There’s a pretty clear indication of where Gorman likes to be pitched. He crushes anything belt high and below. But pitchers are going to notice that and they are going to start pounding him high. So, he will need to improve his bat control and learn how to adapt his swing to high fastballs if he wants to counter that. While that isn’t an easy fix, there is a quick, short-term solution as the Cardinals figure out how to give everyone playing time.

The Solution

Gorman his a certain type of pitcher well. And that type of pitcher is the sinker/slider/changeup pitcher. This is a pretty traditional combination of pitches since they all tunnel well. Gorman also struggles against a certain type of pitch and that the four-seam/curveball pitcher. Again, this combination makes sense because a high four-seamer tunnel well with a low curveball as they can be thrown at the same spot before diverging to different parts of the zone.

So, as the Cardinals figure out how to balance playing time at second base and DH between Gorman, Donovan, Yepez, Burleson, and others, I would worry less about the handedness of the pitcher and more about the type of pitcher. Gorman will have the most success being hidden against four-seam dominant arms, and especially four-seam dominant arms with good curveballs. When that kind of pitcher is starting, Gorman should be out of the lineup. However, the slugger should be let loose against the sinker/slider/changeup pitchers that like to live at the bottom of the zone as that’s when he will thrive.

Before moving on to a quick discussion about Gorman’s defense, I want to make sure I hammer home one point. I’ve talked about how Gorman’s inability to flatten out his swing at the top of the zone has led to his struggles in that region, but my guess is that his general lack of bat control is what causes him to miss pitches in other regions of the zone too. His struggles up in the zone contribute to his strikeout rate but the main cause of his swing-and-miss problem seems to be a lack of bat control. That’s probably something you had already inferred from the discussion about his struggles at the top of the zone but I want to make sure that’s clear.

Bat control is going to be the key for Gorman as it will determine how much he can tap into his power and how difficult it will be for hitters to pitch against him. Because a pitcher with a gaping hole provides a clear plan of attack for opposing arms.

Finding a Defensive Home

Before I keep belaboring the obvious, let’s move on to defense. This is perhaps the area where Gorman struggles the most but it’s hard to blame him for that as he has been forced to learn a new position at the highest levels of the game. The problem for him is that he’s not exactly a world-beater at second base and he can’t be hidden with the shift anymore.

But where else is he going to play?

I could see him getting some time in the outfield except for the fact that Tyler O’Neill, Dylan Carlson, and Lars Nootbaar already have that locked down with some guy named Jordan Walker waiting in the wings and Alec Burleson and Moises Gomez needing time too. He can’t play first base because that’s where the reigning MVP plays and he can’t play 3rd base because that’s where the other, better Nolan plays.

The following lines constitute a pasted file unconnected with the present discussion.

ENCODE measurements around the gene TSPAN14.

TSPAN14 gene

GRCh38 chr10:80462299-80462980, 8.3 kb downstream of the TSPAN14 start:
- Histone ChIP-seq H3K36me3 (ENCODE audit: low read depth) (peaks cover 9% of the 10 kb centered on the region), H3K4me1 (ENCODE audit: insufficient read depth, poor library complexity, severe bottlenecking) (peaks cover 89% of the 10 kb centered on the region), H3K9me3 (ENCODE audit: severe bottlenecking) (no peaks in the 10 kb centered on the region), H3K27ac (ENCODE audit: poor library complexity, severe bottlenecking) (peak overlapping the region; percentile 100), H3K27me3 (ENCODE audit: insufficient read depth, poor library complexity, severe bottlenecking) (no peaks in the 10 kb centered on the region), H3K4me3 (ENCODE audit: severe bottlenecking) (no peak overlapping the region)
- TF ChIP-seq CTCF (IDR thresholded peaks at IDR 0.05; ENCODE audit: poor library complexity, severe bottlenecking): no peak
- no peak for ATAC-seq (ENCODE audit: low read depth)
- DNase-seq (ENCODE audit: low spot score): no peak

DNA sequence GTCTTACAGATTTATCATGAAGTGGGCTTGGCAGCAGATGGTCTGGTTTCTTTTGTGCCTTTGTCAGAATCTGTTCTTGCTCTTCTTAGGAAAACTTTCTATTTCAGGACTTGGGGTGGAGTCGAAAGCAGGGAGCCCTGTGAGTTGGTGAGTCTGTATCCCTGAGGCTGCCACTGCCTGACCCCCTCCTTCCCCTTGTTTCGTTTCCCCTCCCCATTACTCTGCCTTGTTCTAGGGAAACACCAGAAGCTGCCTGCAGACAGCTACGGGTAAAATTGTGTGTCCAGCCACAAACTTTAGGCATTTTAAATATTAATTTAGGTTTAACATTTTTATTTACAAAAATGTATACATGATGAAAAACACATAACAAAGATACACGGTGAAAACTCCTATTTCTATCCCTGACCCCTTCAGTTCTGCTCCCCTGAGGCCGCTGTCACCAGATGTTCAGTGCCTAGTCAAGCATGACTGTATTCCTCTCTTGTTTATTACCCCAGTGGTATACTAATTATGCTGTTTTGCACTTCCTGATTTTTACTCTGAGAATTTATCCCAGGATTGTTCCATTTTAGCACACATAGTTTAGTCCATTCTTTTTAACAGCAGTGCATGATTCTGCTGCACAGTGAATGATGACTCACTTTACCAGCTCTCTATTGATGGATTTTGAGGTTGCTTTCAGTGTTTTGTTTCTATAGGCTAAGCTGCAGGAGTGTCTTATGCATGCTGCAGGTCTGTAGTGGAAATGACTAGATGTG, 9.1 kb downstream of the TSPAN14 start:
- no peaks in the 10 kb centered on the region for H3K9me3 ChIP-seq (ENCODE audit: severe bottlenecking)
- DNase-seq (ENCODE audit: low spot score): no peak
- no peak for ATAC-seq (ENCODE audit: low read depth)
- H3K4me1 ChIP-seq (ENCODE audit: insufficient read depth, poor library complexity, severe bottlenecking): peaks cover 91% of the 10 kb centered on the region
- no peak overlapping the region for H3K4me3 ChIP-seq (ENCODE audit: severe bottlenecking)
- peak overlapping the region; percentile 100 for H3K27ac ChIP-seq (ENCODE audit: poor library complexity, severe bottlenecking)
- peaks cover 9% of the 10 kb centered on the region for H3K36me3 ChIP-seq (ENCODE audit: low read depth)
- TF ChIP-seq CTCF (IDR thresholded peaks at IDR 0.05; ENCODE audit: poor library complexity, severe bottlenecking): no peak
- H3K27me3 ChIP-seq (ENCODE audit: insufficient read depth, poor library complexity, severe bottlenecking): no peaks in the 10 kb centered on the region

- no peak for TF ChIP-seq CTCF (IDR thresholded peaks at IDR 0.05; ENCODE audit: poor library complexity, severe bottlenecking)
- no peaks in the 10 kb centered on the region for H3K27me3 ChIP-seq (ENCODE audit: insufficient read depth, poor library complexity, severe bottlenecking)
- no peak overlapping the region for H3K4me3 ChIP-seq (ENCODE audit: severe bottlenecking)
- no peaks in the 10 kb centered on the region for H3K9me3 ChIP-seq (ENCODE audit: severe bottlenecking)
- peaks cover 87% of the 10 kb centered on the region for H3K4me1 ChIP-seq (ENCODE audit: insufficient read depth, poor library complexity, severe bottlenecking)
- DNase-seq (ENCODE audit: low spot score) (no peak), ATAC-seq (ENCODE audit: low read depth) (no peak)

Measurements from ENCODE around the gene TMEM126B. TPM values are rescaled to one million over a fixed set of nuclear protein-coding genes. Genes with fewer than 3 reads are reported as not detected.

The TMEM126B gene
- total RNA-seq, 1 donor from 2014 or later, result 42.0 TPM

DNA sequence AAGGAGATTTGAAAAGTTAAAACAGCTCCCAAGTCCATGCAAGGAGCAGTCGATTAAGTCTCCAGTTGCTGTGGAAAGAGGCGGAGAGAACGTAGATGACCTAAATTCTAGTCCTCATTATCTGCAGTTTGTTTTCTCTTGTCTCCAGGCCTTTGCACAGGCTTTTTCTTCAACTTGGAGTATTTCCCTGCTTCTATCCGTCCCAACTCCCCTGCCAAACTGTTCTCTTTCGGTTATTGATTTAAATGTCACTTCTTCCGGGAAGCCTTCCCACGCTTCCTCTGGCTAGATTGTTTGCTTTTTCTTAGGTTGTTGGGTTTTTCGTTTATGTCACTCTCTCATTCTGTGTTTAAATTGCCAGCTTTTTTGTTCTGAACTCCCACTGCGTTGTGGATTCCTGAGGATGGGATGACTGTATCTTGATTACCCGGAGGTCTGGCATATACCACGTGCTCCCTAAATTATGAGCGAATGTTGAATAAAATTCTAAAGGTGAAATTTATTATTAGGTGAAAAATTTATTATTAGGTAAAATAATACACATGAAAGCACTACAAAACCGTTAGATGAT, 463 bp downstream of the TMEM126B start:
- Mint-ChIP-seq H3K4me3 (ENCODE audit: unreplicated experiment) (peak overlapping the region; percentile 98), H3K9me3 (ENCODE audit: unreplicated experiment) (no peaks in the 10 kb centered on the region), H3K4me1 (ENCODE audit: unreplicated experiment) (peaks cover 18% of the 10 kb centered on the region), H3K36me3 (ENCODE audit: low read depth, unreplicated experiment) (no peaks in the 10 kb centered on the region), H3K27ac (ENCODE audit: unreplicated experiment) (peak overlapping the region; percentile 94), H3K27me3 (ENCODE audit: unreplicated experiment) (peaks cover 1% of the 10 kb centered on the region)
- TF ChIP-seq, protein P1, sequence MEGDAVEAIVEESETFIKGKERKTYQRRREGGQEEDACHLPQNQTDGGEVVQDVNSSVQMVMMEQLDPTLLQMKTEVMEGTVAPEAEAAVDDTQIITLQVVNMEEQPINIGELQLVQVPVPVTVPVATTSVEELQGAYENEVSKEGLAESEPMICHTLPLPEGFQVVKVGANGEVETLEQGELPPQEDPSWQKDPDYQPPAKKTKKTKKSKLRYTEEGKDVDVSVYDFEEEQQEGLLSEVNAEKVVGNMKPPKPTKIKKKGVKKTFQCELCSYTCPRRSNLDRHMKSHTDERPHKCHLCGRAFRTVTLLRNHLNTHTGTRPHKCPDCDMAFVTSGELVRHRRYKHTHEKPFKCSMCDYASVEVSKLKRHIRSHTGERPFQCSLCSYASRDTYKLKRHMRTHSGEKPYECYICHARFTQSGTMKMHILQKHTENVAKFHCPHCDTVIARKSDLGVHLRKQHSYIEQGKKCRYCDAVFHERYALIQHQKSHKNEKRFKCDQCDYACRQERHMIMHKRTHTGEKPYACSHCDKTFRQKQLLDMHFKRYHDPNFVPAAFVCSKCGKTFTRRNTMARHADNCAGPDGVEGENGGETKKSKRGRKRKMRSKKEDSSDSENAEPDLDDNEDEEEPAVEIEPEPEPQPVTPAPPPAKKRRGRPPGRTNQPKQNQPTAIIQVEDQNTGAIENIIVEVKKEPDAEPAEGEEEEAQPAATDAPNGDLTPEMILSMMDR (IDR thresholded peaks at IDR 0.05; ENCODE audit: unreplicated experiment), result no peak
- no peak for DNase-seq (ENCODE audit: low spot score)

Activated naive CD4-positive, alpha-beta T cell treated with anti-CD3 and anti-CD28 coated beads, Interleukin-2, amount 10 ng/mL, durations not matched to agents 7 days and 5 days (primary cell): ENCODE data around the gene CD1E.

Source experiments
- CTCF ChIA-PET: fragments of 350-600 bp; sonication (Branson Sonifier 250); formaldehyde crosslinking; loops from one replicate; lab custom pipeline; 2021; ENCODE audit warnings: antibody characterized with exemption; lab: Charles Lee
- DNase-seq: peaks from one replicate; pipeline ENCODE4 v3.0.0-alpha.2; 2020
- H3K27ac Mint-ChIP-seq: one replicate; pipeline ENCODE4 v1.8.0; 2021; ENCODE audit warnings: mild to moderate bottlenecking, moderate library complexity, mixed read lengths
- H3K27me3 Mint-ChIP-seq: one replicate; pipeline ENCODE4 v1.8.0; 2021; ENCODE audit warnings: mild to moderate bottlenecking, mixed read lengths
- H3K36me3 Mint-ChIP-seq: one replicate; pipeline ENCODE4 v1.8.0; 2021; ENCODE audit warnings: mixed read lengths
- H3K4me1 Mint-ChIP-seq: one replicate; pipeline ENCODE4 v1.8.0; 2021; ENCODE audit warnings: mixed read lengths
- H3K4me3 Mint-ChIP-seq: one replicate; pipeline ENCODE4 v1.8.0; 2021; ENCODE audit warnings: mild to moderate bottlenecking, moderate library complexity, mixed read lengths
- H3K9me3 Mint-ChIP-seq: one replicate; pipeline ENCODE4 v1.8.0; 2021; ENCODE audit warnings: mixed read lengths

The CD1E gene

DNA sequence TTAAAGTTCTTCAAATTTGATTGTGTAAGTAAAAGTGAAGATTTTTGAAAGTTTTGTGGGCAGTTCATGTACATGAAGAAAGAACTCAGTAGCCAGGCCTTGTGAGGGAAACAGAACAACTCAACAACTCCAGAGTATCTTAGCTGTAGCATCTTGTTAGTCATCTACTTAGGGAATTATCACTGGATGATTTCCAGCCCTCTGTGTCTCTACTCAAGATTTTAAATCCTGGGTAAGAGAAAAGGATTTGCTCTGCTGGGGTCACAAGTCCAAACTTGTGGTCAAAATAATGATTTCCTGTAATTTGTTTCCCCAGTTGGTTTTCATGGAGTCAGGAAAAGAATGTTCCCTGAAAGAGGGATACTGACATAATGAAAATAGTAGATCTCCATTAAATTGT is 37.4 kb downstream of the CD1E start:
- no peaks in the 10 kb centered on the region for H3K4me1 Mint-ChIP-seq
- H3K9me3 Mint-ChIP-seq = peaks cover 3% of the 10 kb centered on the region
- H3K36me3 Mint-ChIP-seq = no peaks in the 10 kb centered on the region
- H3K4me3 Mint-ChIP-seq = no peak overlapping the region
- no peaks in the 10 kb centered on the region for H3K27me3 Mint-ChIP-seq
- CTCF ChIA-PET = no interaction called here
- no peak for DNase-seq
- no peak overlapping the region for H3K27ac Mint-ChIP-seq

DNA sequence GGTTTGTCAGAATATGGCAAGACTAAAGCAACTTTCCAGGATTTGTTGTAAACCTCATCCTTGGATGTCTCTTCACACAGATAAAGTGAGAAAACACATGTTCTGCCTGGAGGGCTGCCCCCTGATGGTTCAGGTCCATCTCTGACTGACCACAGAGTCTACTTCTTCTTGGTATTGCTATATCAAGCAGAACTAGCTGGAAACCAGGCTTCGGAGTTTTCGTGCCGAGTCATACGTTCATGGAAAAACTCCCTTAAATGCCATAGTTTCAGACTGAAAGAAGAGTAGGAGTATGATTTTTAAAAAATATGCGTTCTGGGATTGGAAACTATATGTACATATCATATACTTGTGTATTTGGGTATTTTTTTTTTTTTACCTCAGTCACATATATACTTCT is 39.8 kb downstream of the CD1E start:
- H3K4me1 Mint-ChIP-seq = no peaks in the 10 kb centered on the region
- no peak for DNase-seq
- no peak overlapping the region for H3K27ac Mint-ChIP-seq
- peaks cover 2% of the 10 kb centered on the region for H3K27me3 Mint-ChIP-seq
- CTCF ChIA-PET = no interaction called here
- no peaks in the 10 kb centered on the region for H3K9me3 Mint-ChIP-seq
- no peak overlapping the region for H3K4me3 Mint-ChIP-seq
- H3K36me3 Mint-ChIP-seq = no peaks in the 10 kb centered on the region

So, what do the Cardinals do with Gorman?

My answer is a firm “I don’t know”. I’m really glad that I just write for some blog and don’t have to make that decision because that’s a tough one. And Gorman and Donovan can’t even platoon at second base because they’re both lefites. So, good luck making that decision Marmol and Co.

Really what Gorman needs to do is hit enough to where he can’t come out of the lineup. His position needs to be hitter because his glove isn’t going to force it’s way into the picture. That’s why it’s so important for Gorman to work on his bat control. For now, I expect him to see the bulk of his playing time at second base but I’m sure he’ll DH plenty and maybe even see a little bit of time in other places.

The defensive question is a big one but I don’t see how it gets answered this year, barring any trades or breakout from Gorman. He may improve at second base with more experience but the competition there is already stiff from Brendan Donovan, who certainly has a case to be an everyday player.

As a former top prospect, Gorman’s upcoming campaign was already going to be fascinating, but it seems to me that he’s still looking for a defensive home. The likeliest option is still second base but another year of a 1st percentile OAA and that may change.


So, to summarize, what does Gorman need to do?

  1. Develop his bat control (aka fix the hole in his swing)
  2. Find a defensive home or hit enough to where it doesn’t matter

Gorman is one of the most promising young players in an organization full of promising young players but he does have some key areas to work on this year. He could be a really good hitter if he could learn how to hit the high pitch and make more contact (which may sound like a lot, but really, this isn’t abnormal for a 22-year-old with a power hitting profile) and it’s his bat that will need to carry him for as long as he can’t play his natural hot corner spot.

Gorman’s defensive concerns are important but not nearly as important as the concerns with his bat. If his bat comes around, he will play. It’s as simple as that. And that’s a pretty good thing for a player with tantalizing power.

Thanks for reading, VEB. Enjoy your Sunday.